THE successful employment of the lunar module, the prime contractor being the Grumman Aircraft Engineering Corp., in the recent Apollo 11 mission has emphasised the vital role that it plays in the N.A.S.A. programme of space exploration. The module functions as a ferry to carry two astronauts from the lunar orbiting command and service module to the moon's surface, serves as a base for exploration during the lunar stay, and returns the astronauts to the orbiting vehicle. After the crew have transferred, the lunar module is again uncoupled and left in orbit round the moon. It consists essentially of two main components; the upper stage with a pressurised crew compartment, equipment areas, and ascent engine, and a lower stage to which is attached the landing gear, and contains the descent engine. Designed for complete self‐sufficiency, the module is equipped with the subsystems necessary for life support, navigation and guidance, attitude control, communications and instrumentation.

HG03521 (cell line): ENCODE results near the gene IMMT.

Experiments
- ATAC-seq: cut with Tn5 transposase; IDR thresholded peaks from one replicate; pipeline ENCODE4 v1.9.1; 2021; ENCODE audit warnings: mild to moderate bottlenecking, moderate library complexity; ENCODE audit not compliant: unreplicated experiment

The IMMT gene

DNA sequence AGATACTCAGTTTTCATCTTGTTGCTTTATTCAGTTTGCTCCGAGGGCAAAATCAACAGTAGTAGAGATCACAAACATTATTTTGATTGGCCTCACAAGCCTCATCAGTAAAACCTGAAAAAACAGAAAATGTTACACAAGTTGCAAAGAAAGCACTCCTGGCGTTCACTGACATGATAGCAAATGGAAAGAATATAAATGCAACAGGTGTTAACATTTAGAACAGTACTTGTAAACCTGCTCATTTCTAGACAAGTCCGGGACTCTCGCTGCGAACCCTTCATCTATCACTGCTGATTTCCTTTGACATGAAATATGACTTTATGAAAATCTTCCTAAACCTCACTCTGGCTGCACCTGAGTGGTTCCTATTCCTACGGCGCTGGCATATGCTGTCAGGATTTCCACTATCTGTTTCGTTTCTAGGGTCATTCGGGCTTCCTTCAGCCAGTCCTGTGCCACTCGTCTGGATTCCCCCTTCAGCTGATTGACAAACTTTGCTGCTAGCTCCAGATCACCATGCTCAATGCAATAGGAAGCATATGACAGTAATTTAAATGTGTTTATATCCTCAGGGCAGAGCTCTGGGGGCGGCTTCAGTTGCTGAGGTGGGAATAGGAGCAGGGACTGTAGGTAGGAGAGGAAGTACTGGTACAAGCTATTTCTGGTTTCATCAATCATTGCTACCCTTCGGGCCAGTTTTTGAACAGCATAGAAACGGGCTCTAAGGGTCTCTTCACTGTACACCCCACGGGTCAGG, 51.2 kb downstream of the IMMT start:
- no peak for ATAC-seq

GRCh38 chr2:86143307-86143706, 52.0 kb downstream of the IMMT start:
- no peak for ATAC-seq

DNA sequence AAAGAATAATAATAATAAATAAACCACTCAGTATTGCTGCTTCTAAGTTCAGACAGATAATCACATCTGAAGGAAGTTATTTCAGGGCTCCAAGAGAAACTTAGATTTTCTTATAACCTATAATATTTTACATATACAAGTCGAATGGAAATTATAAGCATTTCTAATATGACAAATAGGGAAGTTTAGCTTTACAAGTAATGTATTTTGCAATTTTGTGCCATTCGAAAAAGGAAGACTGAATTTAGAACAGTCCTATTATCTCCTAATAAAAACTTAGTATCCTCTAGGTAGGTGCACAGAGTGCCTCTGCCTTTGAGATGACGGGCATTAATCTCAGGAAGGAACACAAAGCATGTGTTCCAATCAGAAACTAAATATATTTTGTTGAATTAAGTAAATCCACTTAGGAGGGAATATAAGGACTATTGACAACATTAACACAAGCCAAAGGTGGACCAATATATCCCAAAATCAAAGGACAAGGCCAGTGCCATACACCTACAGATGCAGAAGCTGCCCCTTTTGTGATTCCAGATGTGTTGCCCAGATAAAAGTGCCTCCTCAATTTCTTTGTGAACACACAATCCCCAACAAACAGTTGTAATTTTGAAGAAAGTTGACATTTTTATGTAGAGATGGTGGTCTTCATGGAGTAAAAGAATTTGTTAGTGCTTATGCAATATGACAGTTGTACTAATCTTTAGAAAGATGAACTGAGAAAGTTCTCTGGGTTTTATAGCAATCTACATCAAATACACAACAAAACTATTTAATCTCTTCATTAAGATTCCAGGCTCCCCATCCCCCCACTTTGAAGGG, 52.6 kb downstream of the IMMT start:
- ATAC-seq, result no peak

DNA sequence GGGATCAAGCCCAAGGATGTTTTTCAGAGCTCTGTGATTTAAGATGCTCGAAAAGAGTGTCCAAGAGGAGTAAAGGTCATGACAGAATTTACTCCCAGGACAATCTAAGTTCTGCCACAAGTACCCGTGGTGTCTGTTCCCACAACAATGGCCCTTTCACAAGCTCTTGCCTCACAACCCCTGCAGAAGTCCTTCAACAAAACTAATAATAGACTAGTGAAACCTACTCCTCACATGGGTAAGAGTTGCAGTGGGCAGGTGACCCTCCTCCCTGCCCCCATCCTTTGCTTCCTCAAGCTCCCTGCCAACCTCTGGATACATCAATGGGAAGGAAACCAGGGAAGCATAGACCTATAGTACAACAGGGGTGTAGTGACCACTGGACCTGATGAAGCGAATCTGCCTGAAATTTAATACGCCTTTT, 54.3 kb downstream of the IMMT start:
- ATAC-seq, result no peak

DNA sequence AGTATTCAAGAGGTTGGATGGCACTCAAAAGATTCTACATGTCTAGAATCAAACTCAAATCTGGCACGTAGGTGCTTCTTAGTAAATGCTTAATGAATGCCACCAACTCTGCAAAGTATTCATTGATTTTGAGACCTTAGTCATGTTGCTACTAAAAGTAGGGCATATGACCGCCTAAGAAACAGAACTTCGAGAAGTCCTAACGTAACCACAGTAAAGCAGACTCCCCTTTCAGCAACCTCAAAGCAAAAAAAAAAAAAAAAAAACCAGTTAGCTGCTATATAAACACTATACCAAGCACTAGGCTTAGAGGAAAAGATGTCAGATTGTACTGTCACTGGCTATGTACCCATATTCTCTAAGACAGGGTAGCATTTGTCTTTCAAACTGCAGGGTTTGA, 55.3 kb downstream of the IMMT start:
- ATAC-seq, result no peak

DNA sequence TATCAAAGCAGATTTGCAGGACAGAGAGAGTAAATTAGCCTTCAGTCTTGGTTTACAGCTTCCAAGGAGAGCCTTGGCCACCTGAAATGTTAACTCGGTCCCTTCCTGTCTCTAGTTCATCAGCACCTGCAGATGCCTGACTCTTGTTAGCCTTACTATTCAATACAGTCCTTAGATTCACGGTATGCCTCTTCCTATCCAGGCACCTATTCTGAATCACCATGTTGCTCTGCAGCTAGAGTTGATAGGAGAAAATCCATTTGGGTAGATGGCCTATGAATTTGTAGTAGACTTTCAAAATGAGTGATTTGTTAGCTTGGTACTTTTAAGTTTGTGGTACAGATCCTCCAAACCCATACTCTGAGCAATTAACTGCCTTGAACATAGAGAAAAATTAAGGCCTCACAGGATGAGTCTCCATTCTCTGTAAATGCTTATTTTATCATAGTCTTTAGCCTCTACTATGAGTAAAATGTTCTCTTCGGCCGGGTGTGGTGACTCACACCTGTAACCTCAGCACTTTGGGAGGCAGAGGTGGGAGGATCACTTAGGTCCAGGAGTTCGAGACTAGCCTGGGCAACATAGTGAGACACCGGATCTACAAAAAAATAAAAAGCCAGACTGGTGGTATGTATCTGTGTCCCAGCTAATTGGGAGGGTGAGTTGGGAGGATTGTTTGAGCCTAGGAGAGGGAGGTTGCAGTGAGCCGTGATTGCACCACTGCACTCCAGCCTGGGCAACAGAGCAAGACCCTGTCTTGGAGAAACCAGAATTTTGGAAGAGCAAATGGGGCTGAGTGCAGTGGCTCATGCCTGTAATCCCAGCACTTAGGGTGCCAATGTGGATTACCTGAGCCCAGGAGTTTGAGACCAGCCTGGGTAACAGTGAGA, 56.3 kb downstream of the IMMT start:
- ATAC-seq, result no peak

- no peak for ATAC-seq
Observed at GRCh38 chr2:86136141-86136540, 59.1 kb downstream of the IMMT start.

Ford, T. (1969), "The Apollo Lunar Module: A description of the construction of the lunar module used to make the first manned landing of a space vehicle on another planet", Aircraft Engineering and Aerospace Technology, Vol. 41 No. 10, pp. 26-28. https://doi.org/10.1108/eb034566Download as .RIS
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